“Inside the envelope, a black-and-white photograph. It showed two women. An entomologist and her assistant. The entomologist stood right in the centre, a young woman with a big smile on her face, her hand stretched out to reach the camera…. Freya moved her magnifying glass to the assistant. She was much older. Too old, really, to be in the field.”
I always find writing reviews of fiction a bit fraught as I am very conscious, that for some, including me, spoilers are the work of the Devil 🙂
My mission then, is to do my best to convey the feel of the book without giving away too much of the plot. Let me begin by saying that this is a fantastic book and I was very honoured to be involved, albeit in a minor way, as one of the entomologists that Rachel consulted before she embarked on her literary adventure. Chick lit is defined as works of heroine-centred narratives that focus on the trials and tribulations of their individual protagonists, and is, more often than not, used as a dismissive and derogatory term. Yes, this book is heroine-centred, and yes it focuses on the trials and tribulations of Miss Benson and her somewhat erratically (and that is putting it mildly), behaved travelling companion, Enid Pretty. Nevertheless, let me assure you, this is not chick lit, this is a novel of substance, but written in a very approachable and accessible style.
The backbone of this story, and given that beetles are invertebrates, this is possibly not the best term to use, but as chitinous exo-skeleton doesn’t really do the job, I will stick with the vertebrate reference, is the quest for a possibly mythical golden beetle. Fear not non-entomologists, this is not an entomological textbook, filled with abstruse terms and incomprehensible minutiae. It is the very opposite. It is many things; it is a thriller, a love-story, a tragedy, a mystery, a tale of frustrated ambition, a window into the past and present, and above all, a story of fulfilment.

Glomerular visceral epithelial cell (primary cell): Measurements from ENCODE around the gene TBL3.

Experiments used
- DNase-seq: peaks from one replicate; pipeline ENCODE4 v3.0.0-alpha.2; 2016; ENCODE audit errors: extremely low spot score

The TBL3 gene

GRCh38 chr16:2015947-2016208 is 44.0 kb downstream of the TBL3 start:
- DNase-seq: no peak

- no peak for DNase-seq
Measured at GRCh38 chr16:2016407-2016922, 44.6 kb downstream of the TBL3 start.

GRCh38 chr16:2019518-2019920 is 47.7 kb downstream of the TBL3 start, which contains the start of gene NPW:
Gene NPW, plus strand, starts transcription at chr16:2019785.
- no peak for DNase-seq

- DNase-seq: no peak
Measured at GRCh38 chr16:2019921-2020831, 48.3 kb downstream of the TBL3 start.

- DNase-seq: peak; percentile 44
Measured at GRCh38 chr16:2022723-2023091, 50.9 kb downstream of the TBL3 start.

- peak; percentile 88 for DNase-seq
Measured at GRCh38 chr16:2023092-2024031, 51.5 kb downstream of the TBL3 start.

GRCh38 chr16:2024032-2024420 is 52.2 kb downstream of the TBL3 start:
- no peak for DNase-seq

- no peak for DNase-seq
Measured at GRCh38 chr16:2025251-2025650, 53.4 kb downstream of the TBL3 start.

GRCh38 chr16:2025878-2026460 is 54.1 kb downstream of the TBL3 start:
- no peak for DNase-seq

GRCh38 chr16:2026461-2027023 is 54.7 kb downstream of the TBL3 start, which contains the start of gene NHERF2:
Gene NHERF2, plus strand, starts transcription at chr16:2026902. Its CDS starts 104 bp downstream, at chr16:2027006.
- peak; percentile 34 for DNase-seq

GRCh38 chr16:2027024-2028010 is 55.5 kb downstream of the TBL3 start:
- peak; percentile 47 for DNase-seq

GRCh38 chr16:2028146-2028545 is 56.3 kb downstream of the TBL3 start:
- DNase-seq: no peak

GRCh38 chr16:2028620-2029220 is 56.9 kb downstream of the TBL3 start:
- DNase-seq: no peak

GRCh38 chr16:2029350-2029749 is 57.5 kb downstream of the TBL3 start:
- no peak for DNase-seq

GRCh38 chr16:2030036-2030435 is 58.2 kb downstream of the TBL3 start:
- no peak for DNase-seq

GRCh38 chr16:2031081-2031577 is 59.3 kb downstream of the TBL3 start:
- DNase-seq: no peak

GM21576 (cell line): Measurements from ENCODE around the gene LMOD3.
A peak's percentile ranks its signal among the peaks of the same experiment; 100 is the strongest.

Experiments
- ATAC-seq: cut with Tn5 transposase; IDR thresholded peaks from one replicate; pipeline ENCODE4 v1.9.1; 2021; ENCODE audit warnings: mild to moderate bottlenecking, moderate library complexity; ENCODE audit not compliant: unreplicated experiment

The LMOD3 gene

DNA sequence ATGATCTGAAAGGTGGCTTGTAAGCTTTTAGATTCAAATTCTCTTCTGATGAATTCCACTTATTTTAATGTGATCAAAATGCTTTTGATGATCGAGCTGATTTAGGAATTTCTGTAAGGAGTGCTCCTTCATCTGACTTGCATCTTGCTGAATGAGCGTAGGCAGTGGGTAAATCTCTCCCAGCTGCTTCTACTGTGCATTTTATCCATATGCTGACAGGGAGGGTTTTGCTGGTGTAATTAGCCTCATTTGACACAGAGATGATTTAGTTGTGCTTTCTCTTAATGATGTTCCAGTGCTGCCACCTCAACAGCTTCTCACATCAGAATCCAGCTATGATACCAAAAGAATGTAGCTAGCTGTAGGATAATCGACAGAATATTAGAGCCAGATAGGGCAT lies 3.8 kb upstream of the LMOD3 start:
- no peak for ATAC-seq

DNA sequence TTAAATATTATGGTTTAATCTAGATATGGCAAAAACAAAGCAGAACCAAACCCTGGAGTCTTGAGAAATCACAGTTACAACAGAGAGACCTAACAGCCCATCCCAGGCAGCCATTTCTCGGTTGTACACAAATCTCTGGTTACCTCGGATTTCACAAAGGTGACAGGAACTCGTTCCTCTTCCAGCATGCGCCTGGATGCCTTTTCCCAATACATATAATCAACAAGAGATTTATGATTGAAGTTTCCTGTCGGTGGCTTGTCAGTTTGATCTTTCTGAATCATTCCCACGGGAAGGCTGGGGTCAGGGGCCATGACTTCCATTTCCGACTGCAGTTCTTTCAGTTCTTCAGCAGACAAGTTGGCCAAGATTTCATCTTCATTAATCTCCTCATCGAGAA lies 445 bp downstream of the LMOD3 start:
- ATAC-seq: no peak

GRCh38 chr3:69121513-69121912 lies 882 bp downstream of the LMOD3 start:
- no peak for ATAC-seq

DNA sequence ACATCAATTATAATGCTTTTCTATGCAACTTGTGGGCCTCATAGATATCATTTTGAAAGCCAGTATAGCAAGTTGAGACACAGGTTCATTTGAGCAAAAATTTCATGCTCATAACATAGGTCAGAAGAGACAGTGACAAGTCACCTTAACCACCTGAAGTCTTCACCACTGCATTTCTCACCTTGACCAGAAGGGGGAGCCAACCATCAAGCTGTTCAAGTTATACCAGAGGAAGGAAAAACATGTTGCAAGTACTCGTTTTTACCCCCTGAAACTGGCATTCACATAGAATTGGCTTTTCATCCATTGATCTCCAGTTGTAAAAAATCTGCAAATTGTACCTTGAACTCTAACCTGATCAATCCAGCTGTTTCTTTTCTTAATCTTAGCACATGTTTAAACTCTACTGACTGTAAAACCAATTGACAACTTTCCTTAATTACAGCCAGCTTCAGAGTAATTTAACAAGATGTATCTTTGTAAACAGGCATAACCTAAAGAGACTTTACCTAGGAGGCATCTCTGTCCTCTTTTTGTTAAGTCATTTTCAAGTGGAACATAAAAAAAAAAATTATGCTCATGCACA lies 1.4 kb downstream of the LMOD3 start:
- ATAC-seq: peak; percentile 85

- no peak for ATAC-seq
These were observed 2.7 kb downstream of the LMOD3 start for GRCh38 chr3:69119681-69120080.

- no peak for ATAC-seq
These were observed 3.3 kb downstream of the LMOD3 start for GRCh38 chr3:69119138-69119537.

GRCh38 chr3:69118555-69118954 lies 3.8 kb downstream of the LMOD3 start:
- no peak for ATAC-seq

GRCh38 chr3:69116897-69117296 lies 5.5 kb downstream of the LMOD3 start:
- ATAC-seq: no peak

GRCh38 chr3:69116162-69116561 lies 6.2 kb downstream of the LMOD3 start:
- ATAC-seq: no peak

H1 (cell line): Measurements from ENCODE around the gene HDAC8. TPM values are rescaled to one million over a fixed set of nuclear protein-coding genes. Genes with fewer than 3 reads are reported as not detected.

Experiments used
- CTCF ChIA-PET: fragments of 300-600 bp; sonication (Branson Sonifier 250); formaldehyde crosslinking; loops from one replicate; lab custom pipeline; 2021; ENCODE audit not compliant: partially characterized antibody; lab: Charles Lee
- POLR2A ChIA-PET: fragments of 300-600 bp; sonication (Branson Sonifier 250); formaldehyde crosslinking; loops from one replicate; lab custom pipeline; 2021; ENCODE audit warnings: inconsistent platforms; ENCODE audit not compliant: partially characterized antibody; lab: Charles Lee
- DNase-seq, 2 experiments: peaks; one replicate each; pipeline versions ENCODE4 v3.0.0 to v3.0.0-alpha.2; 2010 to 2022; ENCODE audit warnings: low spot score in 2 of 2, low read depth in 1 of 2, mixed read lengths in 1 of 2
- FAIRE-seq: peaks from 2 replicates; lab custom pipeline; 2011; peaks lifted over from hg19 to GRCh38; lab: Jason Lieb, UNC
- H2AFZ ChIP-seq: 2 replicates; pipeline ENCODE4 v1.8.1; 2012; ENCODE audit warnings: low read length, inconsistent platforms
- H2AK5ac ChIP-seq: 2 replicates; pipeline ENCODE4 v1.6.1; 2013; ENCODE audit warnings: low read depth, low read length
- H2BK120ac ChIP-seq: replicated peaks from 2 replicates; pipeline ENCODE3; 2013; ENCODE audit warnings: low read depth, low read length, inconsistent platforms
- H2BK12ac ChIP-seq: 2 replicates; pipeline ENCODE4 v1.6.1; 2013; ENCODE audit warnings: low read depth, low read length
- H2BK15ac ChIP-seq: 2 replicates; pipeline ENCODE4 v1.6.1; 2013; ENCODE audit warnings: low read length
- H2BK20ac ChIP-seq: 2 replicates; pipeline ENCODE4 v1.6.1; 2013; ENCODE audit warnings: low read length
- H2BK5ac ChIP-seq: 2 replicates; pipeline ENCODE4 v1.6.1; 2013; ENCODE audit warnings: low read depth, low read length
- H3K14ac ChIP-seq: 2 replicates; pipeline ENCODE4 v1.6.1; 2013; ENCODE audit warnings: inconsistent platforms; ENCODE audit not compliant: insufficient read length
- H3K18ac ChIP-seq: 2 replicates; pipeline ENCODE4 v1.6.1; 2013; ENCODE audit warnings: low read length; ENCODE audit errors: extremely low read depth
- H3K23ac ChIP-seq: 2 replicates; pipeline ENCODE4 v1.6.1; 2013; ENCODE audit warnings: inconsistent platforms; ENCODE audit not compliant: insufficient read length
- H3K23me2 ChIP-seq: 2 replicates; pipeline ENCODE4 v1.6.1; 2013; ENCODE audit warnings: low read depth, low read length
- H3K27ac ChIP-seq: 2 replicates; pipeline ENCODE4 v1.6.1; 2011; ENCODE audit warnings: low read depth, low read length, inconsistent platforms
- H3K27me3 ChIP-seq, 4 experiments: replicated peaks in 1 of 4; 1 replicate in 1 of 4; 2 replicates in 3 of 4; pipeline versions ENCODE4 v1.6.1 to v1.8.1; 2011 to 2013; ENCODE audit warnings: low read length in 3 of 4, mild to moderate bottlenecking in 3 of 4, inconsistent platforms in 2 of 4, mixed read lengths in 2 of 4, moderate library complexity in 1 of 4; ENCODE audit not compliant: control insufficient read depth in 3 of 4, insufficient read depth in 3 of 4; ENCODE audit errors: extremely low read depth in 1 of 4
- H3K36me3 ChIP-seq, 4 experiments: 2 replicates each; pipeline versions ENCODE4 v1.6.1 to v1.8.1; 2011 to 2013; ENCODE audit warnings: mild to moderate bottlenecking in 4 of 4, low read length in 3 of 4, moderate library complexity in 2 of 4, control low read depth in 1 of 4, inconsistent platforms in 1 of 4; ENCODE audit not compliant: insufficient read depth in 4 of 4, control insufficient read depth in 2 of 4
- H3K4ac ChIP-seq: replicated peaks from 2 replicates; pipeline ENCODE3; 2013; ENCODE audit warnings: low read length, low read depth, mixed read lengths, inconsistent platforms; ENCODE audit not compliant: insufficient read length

Not everything is as it seems as you will find when you reach the passage I quoted at the beginning of this review. Set mainly in 1950, but moving from before the Great War until the early 1980s this book will transport you on an emotional roller-coaster of a ride from London to New Caledonia, accompanied by a sinister stalker, a couple of unexpected stops along the way and some immensely amusing pen-portraits which really capture the period.
In summary, an unexpected friendship, murder, mystery, burglaries, things that go bump in the night, poignant, funny, and to cap it all, not all is what it seems at first sight. As an entomologist, I must also compliment Rachel on how she has managed to capture the entomological aspects of the story and in particular, the passion that we feel for our discipline and our favourite species.
A must read for all, and, in my opinion, Rachel’s best book to date.
Rachel Joyce (2020) Miss Benson’s Beetle, Doubleday, ISBN 978-0-8575-2198- 9 £16.9:9